Lanark

MY Twitter followers – the clamouring hordes of them – may be relieved to hear I’ve just emerged from my Book Week Scotland rereading challenge of Alasdair Gray’s magnum opus, Lanark. 

The conclusion: like Ulysses, Lanark’s a struggle in parts, but deserves its reputation as one of the Great Scottish Novels, if not the Big Yin itself. 

For three quarters of the way it’s a masturbatory super-ego of a book, obsessed with the eternal male struggle to achieve greatness and get laid. A Portrait of the Artist as child, adolescent, and finally Young Man, as swollen as the statuesque figures in Gray’s illustrations. But what makes Lanark far more than just another bildungsroman is that it takes place in three different worlds. We begin with Book 3, in the hellish imaginary city of Unthank, which ends with protagonist Lanark slipping down a hatch into The Institute – what appears to be an underground recovery programme for the psychologically disturbed. Here he is told the story of Thaw, an artistic lad born to a Socialist father in the familiar city of Glasgow, Scotland, in the second half of the 20th century. Thaw’s story takes up the subsequent 250 pages of Books 1 and 2, ending – spoiler alert – in the revelation that Thaw drowned and was seemingly reincarnated as Lanark in the parallel universe of Unthank.

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Gray’s art for Lanark (right) set against Thomas Hobbes’ Leviathan (left)

Books 2 and 3 contain fabulous writing and painfully accurate observations of artistic youth, but I can’t be the only reader for whom Thaw’s demise came as a bit of a relief. There are only so many times you can read about a protagonist fantasising about girls and being stood up by them, in between painting masterpieces that nobody appreciates as much as they ought to.

Keep going though – because Part 4 is where Lanark really justifies its status as a classic for the ages. The postmodern party tricks come out – in a premature epilogue Gray namedrops lists of the works he’s plagiarised in a deliberately obvious ploy to enter the pantheon as a Scottish Dante. Then the author pops up himself – or at least a version of him under the name of Nastler – telling Lanark the critics will cry Self Indulgence but who cares he’s doing it anyway. Fortunately amidst this the plot is still kicking with more vigour than a Star Wars sequel: Lanark finally has his girl, Rima, and after groping their way through purgatory back to Unthank via an underpass off the alternative M8, she has his child, but promptly abandons him for his old pal from the arts cafe, Sludden, who’s cashed in his radical chips and become Lord Provost of Unthank. Squatting in Unthanks’s version of St Mungo’s Cathedral, Lanark now finds himself on the inside of its political elite.  By this time we know the Institute is really the Centre of The Known Universe (possibly not counting Nastler’s cubbyhole), and receives its energy from the destruction of cities ‘above’. Supreme leader Lord Monboddo (played by Christopher Lee) has earmarked Unthank next for obliteration, and it’s down to Lanark to use his non-existent diplomatic skills to save the day.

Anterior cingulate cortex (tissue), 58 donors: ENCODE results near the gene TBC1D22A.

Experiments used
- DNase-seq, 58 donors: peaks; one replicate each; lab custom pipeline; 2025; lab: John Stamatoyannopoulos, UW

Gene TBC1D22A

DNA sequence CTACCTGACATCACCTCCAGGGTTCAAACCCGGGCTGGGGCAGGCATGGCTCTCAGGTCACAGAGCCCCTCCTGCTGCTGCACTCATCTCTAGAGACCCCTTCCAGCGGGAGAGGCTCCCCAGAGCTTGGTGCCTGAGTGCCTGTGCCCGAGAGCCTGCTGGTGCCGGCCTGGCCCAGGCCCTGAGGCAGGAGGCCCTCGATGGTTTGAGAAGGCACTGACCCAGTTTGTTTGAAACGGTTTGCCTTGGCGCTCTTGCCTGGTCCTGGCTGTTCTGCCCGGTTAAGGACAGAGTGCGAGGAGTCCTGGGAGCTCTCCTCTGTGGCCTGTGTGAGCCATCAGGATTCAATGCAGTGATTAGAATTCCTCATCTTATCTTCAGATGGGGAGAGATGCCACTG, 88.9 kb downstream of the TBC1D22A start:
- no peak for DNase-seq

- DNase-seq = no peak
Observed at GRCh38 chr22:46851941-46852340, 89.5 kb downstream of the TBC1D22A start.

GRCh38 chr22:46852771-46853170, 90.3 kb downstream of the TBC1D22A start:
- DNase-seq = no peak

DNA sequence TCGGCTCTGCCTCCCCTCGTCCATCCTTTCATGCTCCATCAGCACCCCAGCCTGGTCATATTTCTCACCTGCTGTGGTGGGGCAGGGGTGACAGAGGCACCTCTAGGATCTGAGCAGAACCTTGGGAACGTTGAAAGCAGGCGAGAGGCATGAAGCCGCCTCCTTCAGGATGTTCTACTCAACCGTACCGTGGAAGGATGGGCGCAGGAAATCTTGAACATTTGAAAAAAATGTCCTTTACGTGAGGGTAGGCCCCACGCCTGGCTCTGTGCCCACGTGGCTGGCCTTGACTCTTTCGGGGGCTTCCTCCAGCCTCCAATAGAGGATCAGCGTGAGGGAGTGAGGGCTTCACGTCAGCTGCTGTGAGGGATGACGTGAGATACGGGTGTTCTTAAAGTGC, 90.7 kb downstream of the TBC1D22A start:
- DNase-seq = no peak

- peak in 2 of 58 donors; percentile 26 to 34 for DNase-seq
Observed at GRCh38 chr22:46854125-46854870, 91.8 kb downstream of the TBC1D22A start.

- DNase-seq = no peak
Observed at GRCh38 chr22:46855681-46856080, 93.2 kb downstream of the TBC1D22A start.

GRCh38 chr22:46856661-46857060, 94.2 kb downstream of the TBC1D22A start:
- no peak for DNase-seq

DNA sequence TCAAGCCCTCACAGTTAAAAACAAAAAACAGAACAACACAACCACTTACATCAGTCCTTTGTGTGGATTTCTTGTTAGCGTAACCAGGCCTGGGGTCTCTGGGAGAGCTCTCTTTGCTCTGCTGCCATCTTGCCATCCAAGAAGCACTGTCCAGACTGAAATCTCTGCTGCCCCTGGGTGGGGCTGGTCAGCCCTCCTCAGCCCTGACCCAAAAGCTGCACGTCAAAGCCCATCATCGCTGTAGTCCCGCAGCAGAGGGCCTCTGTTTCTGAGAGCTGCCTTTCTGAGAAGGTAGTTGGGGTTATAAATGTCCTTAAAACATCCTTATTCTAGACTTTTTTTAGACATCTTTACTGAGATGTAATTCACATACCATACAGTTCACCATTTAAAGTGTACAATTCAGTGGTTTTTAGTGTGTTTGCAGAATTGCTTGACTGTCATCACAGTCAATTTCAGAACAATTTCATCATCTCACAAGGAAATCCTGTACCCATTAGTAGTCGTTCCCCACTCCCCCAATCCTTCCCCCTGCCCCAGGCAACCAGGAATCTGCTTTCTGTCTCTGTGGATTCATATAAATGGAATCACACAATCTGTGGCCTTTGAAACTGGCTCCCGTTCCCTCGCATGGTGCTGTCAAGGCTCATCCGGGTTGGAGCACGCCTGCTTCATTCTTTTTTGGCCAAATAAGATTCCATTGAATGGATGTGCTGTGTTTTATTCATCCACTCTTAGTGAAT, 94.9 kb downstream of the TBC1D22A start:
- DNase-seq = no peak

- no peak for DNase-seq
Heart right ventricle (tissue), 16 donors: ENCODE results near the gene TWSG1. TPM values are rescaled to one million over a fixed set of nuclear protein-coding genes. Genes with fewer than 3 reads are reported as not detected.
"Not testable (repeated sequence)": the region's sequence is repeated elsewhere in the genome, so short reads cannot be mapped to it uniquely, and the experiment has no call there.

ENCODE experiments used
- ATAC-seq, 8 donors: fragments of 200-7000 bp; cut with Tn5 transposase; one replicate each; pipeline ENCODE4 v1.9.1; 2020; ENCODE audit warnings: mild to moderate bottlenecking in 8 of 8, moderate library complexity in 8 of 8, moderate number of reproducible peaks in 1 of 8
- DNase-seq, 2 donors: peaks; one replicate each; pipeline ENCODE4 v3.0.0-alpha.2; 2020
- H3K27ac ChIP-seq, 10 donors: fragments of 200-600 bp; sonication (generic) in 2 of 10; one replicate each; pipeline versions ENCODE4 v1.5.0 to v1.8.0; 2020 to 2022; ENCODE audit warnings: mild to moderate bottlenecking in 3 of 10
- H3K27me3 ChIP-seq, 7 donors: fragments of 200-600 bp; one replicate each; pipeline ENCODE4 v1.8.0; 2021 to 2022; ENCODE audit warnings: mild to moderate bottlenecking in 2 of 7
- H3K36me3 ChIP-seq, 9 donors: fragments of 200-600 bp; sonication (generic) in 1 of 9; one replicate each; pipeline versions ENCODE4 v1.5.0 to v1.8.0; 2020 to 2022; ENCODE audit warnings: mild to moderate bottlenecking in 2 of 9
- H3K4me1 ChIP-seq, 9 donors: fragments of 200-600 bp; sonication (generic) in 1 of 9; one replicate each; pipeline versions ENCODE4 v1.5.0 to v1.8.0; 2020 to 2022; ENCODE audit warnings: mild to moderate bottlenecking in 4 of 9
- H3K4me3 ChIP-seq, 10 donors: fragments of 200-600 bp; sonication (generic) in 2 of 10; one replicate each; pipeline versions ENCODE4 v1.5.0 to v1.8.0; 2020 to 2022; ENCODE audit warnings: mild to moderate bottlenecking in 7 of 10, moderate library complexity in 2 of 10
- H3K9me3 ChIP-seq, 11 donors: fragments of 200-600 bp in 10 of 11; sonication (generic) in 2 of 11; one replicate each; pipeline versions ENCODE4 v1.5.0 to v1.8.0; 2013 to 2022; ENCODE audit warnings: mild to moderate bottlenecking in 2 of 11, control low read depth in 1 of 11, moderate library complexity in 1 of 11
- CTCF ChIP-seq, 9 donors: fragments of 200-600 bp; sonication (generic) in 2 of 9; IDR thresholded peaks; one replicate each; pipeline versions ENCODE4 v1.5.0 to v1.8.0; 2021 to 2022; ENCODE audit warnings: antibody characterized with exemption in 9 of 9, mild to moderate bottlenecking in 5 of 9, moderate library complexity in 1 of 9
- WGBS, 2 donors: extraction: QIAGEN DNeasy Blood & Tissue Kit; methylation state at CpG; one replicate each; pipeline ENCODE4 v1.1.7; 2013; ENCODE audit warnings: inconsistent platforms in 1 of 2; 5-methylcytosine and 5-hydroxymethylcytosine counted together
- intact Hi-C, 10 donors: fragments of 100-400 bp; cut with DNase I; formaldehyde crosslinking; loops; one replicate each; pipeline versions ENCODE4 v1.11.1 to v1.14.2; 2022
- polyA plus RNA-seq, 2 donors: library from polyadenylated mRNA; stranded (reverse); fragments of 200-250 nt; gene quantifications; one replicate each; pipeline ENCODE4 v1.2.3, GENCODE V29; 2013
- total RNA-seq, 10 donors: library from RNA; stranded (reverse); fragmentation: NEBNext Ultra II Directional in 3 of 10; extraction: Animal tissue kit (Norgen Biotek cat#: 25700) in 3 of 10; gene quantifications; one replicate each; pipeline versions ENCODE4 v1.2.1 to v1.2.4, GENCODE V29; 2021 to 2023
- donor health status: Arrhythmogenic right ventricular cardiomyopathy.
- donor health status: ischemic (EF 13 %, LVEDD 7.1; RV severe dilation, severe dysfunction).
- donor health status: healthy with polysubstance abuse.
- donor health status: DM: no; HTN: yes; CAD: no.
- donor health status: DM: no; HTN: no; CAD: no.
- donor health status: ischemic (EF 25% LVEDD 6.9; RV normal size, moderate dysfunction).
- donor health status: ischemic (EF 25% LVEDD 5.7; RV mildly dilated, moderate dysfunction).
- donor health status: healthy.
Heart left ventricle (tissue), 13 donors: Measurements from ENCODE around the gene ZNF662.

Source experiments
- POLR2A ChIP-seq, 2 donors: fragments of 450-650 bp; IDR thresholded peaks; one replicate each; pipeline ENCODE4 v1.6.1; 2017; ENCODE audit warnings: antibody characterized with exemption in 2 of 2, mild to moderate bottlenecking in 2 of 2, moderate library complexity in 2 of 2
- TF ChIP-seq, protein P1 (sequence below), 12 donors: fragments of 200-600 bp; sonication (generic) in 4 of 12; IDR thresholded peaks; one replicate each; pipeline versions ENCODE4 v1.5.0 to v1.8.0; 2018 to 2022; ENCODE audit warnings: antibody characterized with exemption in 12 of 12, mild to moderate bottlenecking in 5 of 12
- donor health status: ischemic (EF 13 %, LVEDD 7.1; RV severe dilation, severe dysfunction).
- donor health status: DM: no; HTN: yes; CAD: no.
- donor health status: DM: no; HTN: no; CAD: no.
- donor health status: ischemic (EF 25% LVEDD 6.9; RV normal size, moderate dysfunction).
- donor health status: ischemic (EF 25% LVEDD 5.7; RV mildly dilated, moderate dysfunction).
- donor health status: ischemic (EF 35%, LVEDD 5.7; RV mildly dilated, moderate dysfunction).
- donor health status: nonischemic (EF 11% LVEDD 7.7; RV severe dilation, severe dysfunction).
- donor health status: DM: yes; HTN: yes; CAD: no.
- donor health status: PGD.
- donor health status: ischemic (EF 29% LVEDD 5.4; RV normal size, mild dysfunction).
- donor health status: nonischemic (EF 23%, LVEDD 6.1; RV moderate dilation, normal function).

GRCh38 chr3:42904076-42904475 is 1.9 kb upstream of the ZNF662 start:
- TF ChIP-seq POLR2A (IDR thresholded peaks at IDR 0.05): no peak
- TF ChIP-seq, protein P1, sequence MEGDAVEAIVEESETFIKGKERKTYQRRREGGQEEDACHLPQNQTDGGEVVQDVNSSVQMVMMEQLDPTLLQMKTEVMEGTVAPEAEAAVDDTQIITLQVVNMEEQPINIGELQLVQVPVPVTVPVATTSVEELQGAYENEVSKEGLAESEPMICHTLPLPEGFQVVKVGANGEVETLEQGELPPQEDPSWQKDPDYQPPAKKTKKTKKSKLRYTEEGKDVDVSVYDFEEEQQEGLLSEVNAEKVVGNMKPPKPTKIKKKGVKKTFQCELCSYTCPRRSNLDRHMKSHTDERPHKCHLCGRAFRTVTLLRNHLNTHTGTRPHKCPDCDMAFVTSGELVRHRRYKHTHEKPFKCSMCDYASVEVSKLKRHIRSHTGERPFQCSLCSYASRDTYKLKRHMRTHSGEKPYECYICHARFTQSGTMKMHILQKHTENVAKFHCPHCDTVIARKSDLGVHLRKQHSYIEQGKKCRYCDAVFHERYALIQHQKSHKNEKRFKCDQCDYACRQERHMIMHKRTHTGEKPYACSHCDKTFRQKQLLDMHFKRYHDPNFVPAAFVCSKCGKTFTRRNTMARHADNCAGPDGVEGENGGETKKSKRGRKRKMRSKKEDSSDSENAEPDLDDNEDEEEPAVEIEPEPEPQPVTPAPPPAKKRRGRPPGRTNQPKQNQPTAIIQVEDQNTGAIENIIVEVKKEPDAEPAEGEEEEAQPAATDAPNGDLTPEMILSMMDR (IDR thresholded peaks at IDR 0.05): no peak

All is set for a savage parody of an international political gathering, where Lanark has the thankless task of representing Unthank, is ambushed by dirty tricks, the unaccustomed attentions of women, and the honeyed words of Blairesque neo-liberal smoothie Monboddo.

Et voila. As well as being a lyrical evocation of a life, a love letter to Glasgow, and a literary exploration of experimental physics, Lanark also speaks to the modern politcal dystopia – and makes you contemplate how Scotland might emerge from the whole shambolic shit-show that is Brexit.

Now if only there was a Nastler in a cupboard somewhere who could pop up and write that one out of existence… 

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Alasdair Gray’s stained glass on the ceiling of Oran Mor in Glasgow

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